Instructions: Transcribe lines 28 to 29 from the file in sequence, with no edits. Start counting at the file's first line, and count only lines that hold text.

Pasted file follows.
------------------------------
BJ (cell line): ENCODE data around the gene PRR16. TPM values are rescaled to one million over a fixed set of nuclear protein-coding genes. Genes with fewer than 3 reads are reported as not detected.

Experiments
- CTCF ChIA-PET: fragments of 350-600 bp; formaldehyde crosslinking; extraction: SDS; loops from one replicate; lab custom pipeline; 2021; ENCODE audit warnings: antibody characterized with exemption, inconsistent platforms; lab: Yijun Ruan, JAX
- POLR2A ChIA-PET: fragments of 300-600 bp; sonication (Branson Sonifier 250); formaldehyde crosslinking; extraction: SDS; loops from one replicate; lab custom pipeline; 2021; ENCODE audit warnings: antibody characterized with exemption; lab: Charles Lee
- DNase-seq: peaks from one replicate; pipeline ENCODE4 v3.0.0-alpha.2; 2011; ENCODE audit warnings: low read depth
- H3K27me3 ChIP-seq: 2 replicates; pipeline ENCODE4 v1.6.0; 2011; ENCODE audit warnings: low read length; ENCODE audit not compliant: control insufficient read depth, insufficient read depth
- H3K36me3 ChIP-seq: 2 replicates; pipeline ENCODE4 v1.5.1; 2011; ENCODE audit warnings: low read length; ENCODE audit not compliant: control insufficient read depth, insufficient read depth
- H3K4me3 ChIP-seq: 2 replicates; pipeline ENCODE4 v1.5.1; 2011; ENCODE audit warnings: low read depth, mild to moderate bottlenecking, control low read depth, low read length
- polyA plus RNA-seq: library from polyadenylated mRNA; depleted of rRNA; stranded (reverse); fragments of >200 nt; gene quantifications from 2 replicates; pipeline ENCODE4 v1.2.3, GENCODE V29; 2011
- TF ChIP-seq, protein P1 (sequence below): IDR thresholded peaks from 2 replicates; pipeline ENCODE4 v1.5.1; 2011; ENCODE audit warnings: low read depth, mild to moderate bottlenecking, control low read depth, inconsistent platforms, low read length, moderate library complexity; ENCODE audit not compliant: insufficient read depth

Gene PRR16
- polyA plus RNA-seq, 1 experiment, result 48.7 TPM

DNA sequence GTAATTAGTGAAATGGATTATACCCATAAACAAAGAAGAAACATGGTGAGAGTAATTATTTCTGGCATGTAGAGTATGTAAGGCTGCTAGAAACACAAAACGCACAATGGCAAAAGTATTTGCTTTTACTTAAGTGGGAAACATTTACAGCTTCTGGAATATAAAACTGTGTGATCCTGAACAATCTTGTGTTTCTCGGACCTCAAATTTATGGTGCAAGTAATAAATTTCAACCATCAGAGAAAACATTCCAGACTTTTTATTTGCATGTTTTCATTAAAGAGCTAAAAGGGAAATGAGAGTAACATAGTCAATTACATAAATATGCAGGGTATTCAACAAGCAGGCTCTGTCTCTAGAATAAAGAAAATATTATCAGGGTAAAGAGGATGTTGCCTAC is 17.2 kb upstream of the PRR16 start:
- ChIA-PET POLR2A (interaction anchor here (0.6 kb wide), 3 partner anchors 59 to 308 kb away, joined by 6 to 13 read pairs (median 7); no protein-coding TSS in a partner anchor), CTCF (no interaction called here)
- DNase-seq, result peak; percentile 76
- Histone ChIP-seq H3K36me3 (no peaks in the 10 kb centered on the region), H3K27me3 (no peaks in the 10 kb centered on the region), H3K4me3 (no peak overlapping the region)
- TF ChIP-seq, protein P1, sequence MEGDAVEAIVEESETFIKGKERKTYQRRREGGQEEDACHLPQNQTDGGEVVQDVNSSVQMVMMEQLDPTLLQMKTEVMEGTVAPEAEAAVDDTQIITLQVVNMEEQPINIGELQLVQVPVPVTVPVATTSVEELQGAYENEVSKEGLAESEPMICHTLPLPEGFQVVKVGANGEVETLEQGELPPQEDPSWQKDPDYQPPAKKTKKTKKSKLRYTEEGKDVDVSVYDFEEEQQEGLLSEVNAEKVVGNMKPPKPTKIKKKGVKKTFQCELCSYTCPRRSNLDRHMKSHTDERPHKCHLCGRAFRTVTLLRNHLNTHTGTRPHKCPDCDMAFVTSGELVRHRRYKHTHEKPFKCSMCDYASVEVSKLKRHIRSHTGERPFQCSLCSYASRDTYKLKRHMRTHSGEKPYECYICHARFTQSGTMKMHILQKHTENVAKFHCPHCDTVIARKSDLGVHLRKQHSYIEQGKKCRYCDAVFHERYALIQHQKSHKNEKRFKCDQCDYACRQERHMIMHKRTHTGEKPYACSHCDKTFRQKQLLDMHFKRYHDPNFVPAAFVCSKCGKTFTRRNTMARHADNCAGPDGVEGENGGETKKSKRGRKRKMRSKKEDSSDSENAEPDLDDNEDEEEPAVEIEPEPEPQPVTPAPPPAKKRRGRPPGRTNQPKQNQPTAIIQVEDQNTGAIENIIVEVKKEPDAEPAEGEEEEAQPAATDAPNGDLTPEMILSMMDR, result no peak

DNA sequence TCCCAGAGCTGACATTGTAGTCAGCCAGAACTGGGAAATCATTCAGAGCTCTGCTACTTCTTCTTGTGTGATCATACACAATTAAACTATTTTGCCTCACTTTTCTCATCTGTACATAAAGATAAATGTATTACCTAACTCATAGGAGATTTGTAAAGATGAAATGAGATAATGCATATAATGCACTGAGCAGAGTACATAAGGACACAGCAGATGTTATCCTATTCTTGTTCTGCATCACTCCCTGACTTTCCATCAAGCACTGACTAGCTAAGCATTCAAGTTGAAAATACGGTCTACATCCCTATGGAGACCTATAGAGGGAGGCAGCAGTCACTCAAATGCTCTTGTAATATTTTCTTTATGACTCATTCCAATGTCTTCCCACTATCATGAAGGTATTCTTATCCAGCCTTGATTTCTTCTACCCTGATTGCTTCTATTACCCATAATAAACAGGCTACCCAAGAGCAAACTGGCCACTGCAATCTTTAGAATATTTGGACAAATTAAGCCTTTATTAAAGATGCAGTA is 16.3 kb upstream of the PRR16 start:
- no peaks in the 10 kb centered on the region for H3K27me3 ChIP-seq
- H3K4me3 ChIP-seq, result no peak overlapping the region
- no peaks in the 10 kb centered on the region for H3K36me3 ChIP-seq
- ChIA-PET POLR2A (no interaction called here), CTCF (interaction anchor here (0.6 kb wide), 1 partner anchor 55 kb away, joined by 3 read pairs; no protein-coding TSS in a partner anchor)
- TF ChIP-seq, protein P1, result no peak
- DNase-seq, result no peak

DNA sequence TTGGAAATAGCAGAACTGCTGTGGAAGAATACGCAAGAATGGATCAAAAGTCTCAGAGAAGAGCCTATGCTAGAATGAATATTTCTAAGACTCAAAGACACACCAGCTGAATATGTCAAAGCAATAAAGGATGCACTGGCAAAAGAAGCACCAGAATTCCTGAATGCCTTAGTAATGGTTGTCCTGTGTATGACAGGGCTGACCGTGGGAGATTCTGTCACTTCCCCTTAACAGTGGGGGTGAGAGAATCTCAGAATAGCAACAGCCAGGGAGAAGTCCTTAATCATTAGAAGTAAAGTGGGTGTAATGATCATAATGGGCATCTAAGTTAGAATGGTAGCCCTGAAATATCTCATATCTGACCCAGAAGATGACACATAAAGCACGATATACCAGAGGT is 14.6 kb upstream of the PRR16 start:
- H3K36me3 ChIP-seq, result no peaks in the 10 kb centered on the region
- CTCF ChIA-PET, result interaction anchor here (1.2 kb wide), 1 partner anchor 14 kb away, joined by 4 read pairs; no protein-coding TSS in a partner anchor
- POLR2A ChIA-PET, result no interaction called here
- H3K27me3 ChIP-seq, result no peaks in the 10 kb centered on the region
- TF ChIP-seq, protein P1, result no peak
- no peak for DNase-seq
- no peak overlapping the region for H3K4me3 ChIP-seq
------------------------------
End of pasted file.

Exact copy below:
- POLR2A ChIA-PET, result no interaction called here
- H3K27me3 ChIP-seq, result no peaks in the 10 kb centered on the region